Topic: Causes of Poor Feeding and the Importance of Proper Nutrition in Infants
There are several reasons some infants do not express much interest in feeding, which is referred to as “poor feeding.” In addition, poor feeding may refer to infants who do not feed as frequently as they need to, causing them to miss out on the essential nutrients they need to grow. When an infant is not growing properly due to lack of feeding, they can experience another condition known as “failure to thrive.”
Examining the Causes of Poor Feeding
Examining the root cause of poor feeding is critical since infants who do not receive the proper nutrition can suffer from physical and cognitive issues. Currently, the World Health Organization has cited undernutrition as the culprit behind approximately 45% of child deaths.
There are several reasons an infant may experience poor feeding. In fact, it is commonly linked to premature birth, which can hamper a child’s skills in obtaining and swallowing milk. Poor feeding may also be caused by several congenital conditions, including herpes, jaundice, and infections like viral gastroenteritis. Typically, once these conditions are addressed, the infant experiences an improvement in feeding.
However, some infants experience poor feeding because of temporary illnesses rather than congenital conditions. This may include ear infections, diarrhea, a cough or cold, and teething. If your infant is not feeding properly, it is always best to immediately consult your pediatrician before making any assumptions.
Importantly, poor feeding may also be caused by some other conditions that are more serious, including Beckwith-Wiedemann Syndrome, which affects around 1 in 13,700 infants around the globe. Poor feeding may also be associated with congenital hypothyroidism, hypoplastic left heart, infant botulism, and Down Syndrome.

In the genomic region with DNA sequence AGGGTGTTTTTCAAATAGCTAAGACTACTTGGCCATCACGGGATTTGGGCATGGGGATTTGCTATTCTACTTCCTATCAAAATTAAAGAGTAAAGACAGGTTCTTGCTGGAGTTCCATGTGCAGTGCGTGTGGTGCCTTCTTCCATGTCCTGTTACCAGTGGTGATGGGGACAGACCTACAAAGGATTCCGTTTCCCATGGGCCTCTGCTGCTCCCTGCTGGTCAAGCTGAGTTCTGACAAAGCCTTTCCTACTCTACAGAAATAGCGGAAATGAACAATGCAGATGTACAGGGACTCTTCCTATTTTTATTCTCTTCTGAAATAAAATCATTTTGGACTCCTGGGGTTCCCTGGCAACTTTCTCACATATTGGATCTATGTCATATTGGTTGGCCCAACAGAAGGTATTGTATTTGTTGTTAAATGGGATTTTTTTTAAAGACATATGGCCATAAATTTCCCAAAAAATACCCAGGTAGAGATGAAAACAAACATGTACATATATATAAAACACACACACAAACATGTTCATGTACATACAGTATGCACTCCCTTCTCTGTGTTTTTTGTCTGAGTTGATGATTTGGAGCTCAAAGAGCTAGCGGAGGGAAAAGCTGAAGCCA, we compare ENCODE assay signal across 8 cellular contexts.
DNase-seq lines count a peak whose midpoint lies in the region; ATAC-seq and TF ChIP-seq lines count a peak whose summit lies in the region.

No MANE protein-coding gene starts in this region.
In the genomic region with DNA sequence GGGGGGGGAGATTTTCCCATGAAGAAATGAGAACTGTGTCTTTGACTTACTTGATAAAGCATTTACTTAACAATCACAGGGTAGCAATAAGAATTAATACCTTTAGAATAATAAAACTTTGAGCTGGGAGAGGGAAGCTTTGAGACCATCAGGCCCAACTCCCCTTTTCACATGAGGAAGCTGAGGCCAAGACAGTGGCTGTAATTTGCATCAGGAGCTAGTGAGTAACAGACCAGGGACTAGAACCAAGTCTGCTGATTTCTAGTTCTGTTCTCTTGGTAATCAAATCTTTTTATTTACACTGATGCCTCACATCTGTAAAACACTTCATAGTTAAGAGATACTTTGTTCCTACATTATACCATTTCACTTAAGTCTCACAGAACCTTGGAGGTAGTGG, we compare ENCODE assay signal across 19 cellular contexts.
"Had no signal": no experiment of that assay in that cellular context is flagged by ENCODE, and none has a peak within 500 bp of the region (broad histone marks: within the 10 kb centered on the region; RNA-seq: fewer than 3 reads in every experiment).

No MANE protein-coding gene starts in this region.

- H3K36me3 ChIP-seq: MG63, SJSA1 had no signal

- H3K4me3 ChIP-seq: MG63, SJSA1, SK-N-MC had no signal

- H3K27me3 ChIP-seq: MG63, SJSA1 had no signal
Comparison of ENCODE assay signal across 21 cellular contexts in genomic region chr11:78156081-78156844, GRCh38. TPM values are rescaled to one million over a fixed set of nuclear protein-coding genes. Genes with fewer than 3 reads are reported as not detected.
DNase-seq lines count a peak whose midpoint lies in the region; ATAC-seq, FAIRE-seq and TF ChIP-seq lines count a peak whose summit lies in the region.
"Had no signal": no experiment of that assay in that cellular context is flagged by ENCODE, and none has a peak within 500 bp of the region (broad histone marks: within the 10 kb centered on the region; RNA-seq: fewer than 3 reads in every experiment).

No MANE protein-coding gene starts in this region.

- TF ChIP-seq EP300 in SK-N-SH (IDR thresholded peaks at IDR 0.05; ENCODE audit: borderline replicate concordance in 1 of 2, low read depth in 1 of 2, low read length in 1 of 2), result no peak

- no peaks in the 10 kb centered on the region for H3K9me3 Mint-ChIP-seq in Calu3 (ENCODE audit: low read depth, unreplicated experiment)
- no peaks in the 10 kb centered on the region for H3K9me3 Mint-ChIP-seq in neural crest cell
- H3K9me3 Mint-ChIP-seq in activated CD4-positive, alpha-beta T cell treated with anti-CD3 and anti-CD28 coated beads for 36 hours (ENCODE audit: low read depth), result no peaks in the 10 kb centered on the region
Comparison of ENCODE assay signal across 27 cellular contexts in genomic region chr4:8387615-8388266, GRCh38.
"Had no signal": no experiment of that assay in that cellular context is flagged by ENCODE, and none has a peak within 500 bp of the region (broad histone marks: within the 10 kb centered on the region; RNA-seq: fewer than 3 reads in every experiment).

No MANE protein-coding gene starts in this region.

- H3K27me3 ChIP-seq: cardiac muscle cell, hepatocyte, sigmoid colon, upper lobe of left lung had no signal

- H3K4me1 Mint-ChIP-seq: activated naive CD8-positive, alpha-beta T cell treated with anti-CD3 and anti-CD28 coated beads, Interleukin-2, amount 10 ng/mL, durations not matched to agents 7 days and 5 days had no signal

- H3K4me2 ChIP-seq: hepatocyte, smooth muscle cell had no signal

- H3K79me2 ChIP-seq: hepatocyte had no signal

Treating Infants with Poor Feeding
Helping infants with poor feeding includes determining and treating its root cause. For example, if it is because of an infection, the infection must be treated. Other methods of treatment may be to alter the feeding schedule and switch to smaller yet more frequent meals, try bottle-feeding instead of breastfeeding or vice versa, or use a different formula.
Mothers who are breastfeeding may also need to avoid exercising before feeding, eating unusual foods, taking medications that enter breast milk, stress, and using lotions or other skin products on the breasts.
When to Seek Emergency Care
Infants with poor feeding who exhibit certain symptoms need emergency care. This includes if the child has not been fed in more than four hours, is vomiting after feeding, vomits blood, has a fever that is more than 100 degrees Fahrenheit, will not stop crying, has a constant cough that continues to worsen, is wheezing, has blood in their stool, or is barely responding to touch.
Poor feeding is the term used to describe infants who are not very interested in feeding, subsequently getting less nutrition than they need to grow properly. The causes of poor feeding can range from mild to serious, and it is always imperative to immediately consult a pediatrician.
Discussed Topic: Causes of Poor Feeding and the Importance of Proper Nutrition in Infants